Deborah's Developer MindScape

         Tips and Techniques for Web and .NET developers.

Archive for Visual Studio

October 1, 2014

Angular Talk at Visual Studio Live! in Washington DC on October 7th, 2014

Filed under: AngularJS,Visual Studio @ 5:25 pm

I am very excited to talk about AngularJS at the upcoming Visual Studio Live! conference in Washington DC!

The session is entitled “Build an Angular and Bootstrap Web Application in Visual Studio from the Ground Up“. It is aimed at intermediate level developers that are new to or just getting started with AngularJS. Because this *is* a Visual Studio conference, the sample application is built using a Visual Studio Web Site for the Angular application and ASP.NET Web API for the back-end Web service. (Though the talk only walks through the Angular code, not the Web API code … we only have 75 minutes!)

If you are looking for the code for this session, you can find it on github here.

If you are not familiar with github, just click the Download ZIP button in the bottom right to download a zip file containing the code.


If you are interested in more information about Angular, check out my latest Pluralsight course: “AngularJS Line of Business Applications”. The sample application for the course is built from scratch using WebStorm, but could be created using Visual Studio.


August 1, 2014

Boldly Code With Us: Preview of Visual Studio Live! Washington, D.C.

Filed under: AngularJS,General,Visual Studio @ 4:09 pm

Earlier this week I presented a preview of my two sessions for the Visual Studio Live! conference coming up in Washington DC on October 6-9, 2014. My two sessions at the conference are:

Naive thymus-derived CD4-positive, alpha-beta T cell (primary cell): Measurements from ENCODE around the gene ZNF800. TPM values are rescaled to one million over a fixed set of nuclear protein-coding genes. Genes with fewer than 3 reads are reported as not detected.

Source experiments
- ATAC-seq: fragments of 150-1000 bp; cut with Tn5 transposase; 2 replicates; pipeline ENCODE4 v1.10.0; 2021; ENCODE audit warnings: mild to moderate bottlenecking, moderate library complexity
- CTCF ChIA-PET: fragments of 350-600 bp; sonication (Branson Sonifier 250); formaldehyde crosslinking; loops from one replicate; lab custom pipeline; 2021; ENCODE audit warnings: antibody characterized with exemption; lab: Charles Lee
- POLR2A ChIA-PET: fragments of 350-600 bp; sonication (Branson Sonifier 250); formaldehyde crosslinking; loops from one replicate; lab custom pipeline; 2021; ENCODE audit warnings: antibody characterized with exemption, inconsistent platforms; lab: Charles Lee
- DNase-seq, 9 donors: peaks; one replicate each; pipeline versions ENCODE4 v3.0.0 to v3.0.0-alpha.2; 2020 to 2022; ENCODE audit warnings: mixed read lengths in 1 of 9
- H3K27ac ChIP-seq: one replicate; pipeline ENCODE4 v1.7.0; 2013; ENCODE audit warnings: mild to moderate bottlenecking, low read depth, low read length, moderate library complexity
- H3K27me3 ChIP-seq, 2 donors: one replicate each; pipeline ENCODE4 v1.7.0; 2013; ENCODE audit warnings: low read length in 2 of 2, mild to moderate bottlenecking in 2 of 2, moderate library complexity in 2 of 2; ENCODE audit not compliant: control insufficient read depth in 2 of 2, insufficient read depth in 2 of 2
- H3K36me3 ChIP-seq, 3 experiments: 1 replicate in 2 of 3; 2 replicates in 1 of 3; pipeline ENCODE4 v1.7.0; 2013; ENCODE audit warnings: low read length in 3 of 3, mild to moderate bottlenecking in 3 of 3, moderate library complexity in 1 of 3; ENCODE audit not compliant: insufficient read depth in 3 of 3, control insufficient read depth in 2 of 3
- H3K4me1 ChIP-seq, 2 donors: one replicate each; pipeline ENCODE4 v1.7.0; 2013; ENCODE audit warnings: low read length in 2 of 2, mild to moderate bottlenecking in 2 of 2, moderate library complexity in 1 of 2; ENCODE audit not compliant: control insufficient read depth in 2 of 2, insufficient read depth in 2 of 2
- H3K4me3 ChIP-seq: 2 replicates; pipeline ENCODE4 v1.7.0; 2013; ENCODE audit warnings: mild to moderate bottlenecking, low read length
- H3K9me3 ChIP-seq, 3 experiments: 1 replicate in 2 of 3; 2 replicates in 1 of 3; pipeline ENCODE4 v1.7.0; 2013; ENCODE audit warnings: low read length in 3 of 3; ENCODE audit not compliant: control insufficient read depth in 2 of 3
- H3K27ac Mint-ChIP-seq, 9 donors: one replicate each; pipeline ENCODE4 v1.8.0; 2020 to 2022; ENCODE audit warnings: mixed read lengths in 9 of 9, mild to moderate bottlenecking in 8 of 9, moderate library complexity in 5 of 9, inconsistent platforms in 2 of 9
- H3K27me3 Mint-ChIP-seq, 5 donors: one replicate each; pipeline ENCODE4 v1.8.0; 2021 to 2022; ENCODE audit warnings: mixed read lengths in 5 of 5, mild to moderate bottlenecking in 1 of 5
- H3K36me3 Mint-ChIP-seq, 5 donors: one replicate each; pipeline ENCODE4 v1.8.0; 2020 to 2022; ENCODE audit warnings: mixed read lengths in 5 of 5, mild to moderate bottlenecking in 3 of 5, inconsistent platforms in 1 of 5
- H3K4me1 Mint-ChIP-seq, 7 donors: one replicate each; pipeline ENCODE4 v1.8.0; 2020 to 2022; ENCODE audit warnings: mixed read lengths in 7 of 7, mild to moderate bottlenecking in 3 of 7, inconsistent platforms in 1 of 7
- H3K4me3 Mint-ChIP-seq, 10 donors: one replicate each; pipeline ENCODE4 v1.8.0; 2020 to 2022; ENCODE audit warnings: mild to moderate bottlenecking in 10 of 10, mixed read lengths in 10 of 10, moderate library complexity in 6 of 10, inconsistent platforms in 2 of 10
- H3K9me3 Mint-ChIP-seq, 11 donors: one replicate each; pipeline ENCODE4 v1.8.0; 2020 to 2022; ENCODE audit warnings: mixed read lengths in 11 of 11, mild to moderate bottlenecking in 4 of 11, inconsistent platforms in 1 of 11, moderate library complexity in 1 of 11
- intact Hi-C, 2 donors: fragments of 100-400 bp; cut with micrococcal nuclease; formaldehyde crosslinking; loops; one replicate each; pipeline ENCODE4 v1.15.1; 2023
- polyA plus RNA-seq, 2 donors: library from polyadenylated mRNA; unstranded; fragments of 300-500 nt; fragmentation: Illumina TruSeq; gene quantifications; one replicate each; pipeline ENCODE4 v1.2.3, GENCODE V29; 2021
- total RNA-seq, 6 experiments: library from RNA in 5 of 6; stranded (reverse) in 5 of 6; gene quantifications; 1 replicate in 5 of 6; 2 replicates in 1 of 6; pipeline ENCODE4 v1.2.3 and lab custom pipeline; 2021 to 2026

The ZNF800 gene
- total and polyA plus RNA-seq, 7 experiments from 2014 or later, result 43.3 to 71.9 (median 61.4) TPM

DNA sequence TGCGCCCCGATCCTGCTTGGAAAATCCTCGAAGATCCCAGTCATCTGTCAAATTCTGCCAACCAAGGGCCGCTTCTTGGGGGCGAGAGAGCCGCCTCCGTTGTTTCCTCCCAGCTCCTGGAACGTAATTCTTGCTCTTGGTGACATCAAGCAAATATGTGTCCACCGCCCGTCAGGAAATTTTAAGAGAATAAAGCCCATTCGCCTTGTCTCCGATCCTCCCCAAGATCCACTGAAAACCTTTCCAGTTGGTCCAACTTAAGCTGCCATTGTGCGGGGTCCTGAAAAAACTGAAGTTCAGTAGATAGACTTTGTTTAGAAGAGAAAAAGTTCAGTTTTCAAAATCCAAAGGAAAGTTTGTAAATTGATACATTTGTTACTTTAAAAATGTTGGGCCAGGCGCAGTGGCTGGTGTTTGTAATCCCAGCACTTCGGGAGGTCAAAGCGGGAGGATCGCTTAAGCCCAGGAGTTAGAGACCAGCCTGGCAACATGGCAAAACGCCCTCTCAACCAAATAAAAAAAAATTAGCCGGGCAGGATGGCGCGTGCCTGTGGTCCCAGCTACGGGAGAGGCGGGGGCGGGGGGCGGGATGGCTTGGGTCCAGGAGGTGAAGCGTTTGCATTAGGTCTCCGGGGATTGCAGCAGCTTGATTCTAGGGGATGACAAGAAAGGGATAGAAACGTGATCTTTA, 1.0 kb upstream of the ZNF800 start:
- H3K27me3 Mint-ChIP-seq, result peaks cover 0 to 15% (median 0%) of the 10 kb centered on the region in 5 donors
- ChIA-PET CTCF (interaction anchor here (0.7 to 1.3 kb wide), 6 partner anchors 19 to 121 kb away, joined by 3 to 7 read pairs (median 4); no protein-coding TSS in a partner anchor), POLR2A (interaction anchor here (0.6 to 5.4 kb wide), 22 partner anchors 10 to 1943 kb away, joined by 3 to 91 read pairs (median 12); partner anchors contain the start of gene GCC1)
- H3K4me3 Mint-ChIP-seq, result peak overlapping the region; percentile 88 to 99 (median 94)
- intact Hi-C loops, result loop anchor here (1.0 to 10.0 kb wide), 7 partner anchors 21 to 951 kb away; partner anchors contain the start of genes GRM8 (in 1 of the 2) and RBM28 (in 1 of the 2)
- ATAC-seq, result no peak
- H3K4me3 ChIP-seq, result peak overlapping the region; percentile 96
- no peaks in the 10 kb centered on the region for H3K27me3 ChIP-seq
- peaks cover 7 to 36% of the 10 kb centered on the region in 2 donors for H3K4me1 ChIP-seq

• New IDE and Editor Features in Visual Studio 2013
  • Build an Angular and Bootstrap Web Application in Visual Studio from the Ground Up

In the preview, I outlined some of the new IDE and Editor features and then selected one to demonstrate.

I then provided an introduction to AngularJS, specifically what it is and why you may want to use it for development of client-side Web applications.

If you are interested, the recording of this preview presentation is posted here.


PS circleCheck out my Pluralsight courses!
July 1, 2014

TFS Ate My Homework

Filed under: Visual Studio @ 2:50 pm

Just a really big warning out there so you don’t share the same fate that I did!

I had been checking some of my Pluralsight course source files (code, PowerPoints, recordings, etc) into TFS. I was not checking in *all* of the files because some of them were quite large and it was taking 15-20 minutes to check in those files.

When working on code, it was difficult to see added files because under “Excluded Changes” I had “Detected: 782 add(s)”. With so many detected files, I often did not notice that my newest code files were excluded. The problem was that TFS was finding not only my project files but ALL of the Pluralsight course files (including the huge .wmv recordings) that were never checked in.

Now that I am starting my next course, I wanted to ensure that I could easily see what files should be checked in and which should not. So I looked up how to disconnect the older projects from a path so TFS would not longer report all of these additional adds.

It’s easy. Just right-click on the directory in Source Control Explorer and select Advanced | Remove Mapping. No warning message. Seemed easy enough until I looked at the output window:

Deleting C:\Users\Deb\Speaking\PluralSight\Defensive Coding in C#\DefensiveCodingAbstract.docx
Deleting C:\Users\Deb\Speaking\PluralSight\Defensive Coding in C#\DefensiveCodingNotes.docx
Deleting C:\Users\Deb\Speaking\PluralSight\Defensive Coding in C#\AcmeCustomerManagement\AcmeCustomerManagement.sln

<Continuing on for several pages>

Deleting C:\Users\Deb\Speaking\PluralSight\Defensive Coding in C#\module7-exceptions\module7-clip1.camproj
Deleting C:\Users\Deb\Speaking\PluralSight\Defensive Coding in C#\module7-exceptions\module7-clip2.camproj
Deleting C:\Users\Deb\Speaking\PluralSight\Defensive Coding in C#\module7-exceptions\module7-clip3.camproj

Yep. It deleted ALL of my files, including those I had never checked in. GONE!